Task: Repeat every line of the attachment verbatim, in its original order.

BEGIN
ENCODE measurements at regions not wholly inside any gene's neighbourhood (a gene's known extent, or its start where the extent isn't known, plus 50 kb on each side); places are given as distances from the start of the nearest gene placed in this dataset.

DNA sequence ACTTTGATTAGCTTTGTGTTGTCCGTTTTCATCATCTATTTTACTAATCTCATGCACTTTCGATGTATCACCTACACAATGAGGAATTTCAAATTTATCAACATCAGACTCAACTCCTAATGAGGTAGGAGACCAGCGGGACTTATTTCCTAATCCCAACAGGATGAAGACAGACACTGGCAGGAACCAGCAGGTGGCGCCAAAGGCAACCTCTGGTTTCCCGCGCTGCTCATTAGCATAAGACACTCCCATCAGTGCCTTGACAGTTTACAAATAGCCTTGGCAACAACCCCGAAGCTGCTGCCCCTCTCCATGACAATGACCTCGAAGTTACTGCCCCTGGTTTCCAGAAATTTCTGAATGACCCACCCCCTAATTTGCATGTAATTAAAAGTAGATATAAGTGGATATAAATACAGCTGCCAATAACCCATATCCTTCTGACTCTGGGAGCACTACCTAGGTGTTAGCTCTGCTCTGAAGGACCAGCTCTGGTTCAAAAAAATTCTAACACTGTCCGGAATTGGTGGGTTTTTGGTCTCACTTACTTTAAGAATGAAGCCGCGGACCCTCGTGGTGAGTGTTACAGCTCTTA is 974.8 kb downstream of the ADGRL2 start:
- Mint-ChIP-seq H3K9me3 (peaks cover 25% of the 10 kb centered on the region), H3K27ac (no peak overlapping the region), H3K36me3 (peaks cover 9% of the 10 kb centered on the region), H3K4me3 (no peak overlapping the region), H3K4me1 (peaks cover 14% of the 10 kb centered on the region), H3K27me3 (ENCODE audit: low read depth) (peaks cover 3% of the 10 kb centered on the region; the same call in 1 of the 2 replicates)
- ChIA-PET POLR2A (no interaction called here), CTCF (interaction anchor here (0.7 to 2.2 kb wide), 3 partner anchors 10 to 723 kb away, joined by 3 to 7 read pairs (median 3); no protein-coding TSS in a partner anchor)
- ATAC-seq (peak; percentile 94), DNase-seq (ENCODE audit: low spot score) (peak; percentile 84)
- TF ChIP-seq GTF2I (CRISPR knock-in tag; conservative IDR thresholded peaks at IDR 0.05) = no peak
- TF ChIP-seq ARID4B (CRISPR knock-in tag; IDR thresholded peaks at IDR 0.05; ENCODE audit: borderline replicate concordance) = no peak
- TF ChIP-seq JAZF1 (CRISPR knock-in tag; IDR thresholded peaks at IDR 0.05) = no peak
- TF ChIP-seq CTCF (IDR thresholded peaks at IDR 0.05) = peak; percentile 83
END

ENCODE measurements at regions not wholly inside any gene's neighbourhood (a gene's known extent, or its start where the extent isn't known, plus 50 kb on each side); places are given as distances from the start of the nearest gene placed in this dataset.

DNA sequence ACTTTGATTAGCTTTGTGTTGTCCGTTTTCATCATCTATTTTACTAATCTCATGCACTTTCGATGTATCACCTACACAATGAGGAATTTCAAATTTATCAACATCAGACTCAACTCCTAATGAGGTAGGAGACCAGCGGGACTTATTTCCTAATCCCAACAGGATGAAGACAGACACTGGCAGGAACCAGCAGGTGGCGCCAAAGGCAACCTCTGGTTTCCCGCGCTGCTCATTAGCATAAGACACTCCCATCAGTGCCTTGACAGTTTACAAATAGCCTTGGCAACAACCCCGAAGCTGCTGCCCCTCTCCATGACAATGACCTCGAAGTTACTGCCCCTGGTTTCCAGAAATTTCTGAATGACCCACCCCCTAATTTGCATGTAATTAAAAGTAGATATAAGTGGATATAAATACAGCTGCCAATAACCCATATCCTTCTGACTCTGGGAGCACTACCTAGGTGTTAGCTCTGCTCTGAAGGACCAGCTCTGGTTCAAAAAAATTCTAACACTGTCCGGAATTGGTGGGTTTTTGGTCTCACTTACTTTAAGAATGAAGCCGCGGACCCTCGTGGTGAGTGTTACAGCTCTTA is 974.8 kb downstream of the ADGRL2 start:
- Mint-ChIP-seq H3K9me3 (peaks cover 25% of the 10 kb centered on the region), H3K27ac (no peak overlapping the region), H3K36me3 (peaks cover 9% of the 10 kb centered on the region), H3K4me3 (no peak overlapping the region), H3K4me1 (peaks cover 14% of the 10 kb centered on the region), H3K27me3 (ENCODE audit: low read depth) (peaks cover 3% of the 10 kb centered on the region; the same call in 1 of the 2 replicates)
- ChIA-PET POLR2A (no interaction called here), CTCF (interaction anchor here (0.7 to 2.2 kb wide), 3 partner anchors 10 to 723 kb away, joined by 3 to 7 read pairs (median 3); no protein-coding TSS in a partner anchor)
- ATAC-seq (peak; percentile 94), DNase-seq (ENCODE audit: low spot score) (peak; percentile 84)
- TF ChIP-seq GTF2I (CRISPR knock-in tag; conservative IDR thresholded peaks at IDR 0.05) = no peak
- TF ChIP-seq ARID4B (CRISPR knock-in tag; IDR thresholded peaks at IDR 0.05; ENCODE audit: borderline replicate concordance) = no peak
- TF ChIP-seq JAZF1 (CRISPR knock-in tag; IDR thresholded peaks at IDR 0.05) = no peak
- TF ChIP-seq CTCF (IDR thresholded peaks at IDR 0.05) = peak; percentile 83